Two years ago, when Covid lockdowns forced the closure of stadiums, arenas and theaters, many live entertainment businesses were on the brink of collapse. With governments banning both indoor and outdoor events, tickets could not be sold, the industry suddenly had no way to make money. Businesses in the sector lost a collective $30 billion in 2020, according to estimates by trade publication Pollstar.
For British equity technology company Disguise, this meant the potential loss of many customers as they were forced out of work. Needing a way to provide financial security, he found it through a new augmented reality, or xR, product that helps companies host live events virtually.
Augmented reality covers a broad set of technologies—including augmented reality, virtual reality, and mixed reality—that can create immersive user experiences and engage customers in live events.
“The whole company came together and accelerated the development of a new technology – one that was just a science experiment at the time – that would allow users to deliver the same visually spectacular productions, but in a virtual environment,” says Fernando Küfer. Disguise the CEO.
Using real-time graphics and camera tracking, Disguise’s xR software allows producers to create virtual performances and display them on LED screens. Küfer explains that the technology basically renders content “from the perspective of the camera” so that “what we see on the screen is a fully immersive 3D scene extending far beyond the LED walls in the physical space.”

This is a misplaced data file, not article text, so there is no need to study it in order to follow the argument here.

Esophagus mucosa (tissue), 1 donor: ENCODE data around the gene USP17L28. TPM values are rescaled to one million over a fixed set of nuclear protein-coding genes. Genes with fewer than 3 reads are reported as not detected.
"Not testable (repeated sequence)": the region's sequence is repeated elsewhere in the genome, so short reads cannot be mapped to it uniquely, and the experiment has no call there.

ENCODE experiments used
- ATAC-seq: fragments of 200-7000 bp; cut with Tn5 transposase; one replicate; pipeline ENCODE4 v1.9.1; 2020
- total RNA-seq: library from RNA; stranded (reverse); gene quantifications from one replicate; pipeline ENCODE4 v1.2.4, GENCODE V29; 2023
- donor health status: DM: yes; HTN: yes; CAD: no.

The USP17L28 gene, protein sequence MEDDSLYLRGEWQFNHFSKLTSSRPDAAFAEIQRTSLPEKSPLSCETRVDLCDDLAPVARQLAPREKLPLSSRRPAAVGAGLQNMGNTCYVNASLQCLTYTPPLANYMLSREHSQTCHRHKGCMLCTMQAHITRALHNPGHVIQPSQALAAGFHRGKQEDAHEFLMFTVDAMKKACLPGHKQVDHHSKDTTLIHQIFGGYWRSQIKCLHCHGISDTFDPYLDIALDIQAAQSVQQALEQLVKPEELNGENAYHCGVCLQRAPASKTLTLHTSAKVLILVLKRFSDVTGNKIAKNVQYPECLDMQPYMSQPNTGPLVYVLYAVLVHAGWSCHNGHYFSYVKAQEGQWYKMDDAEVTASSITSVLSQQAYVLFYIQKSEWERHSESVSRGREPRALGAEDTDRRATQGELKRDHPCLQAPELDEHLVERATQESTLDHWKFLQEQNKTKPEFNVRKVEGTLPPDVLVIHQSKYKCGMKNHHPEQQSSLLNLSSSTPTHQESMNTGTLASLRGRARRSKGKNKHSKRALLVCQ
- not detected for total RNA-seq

“Actors can perform on a small LED stage, but the xR can transform them into a vast virtual environment from the camera’s perspective – extending far beyond the walls of the stage,” he adds.
The Disguise xR proved an instant hit after its launch in 2020, winning the Queen’s Award for Enterprise in the innovation category this year.
He also has a growing list of celebrity clients. American pop star Katy Perry used the technology in May 2020 when she sang “Daisies” during the televised final of the singing competition. American Idol. Perry sang in a virtual world.
Billie Eilish was another early wearer of Disguise xR. The Grammy and Oscar-winning singer used technology in October 2020 to perform 13 songs in a virtual concert called Where are we going?.
Disguise has also worked on shows for streaming platforms such as Netflix and Amazon Prime, as well as live broadcasts for Eurosport, MTV and the UK’s ITV. Demand for the technology “didn’t skyrocket” after Perry and Eilish’s performances, says Küfer. It was used in 600 productions and on 300 sets.
He sees a thriving user community as key to the company’s success, describing it as “a vital link between the disguise and the end client”. “As our biggest brand advocates and primary users of our technology, this community works closely with the Disguise team to test new software features and hardware products and provide critical feedback,” he notes. “Everything Disguise does, it does with its user community at heart.”
Disguise can trace its roots back to the early 2000s, when friends Ash Nehru, Chris Bird and Matthew Clark formed United Visual Artists, a creative technology company in London. They designed the visuals for Massive Attack’s 2003 tour 100th windowbefore working concerts for U2 and American rapper Jay Z.
It was during the development of the videos for U2 Dizziness tour between 2005 and 2006, when Nehru created software that allowed the Irish rock band to visualize content on a three-dimensional stage before the physical show took place.
Sensing that the technology would be disruptive to the live event industry, Nehru left UVA in 2010 to start a new company dedicated to developing his software. Since 2017, he has become known as Disguise.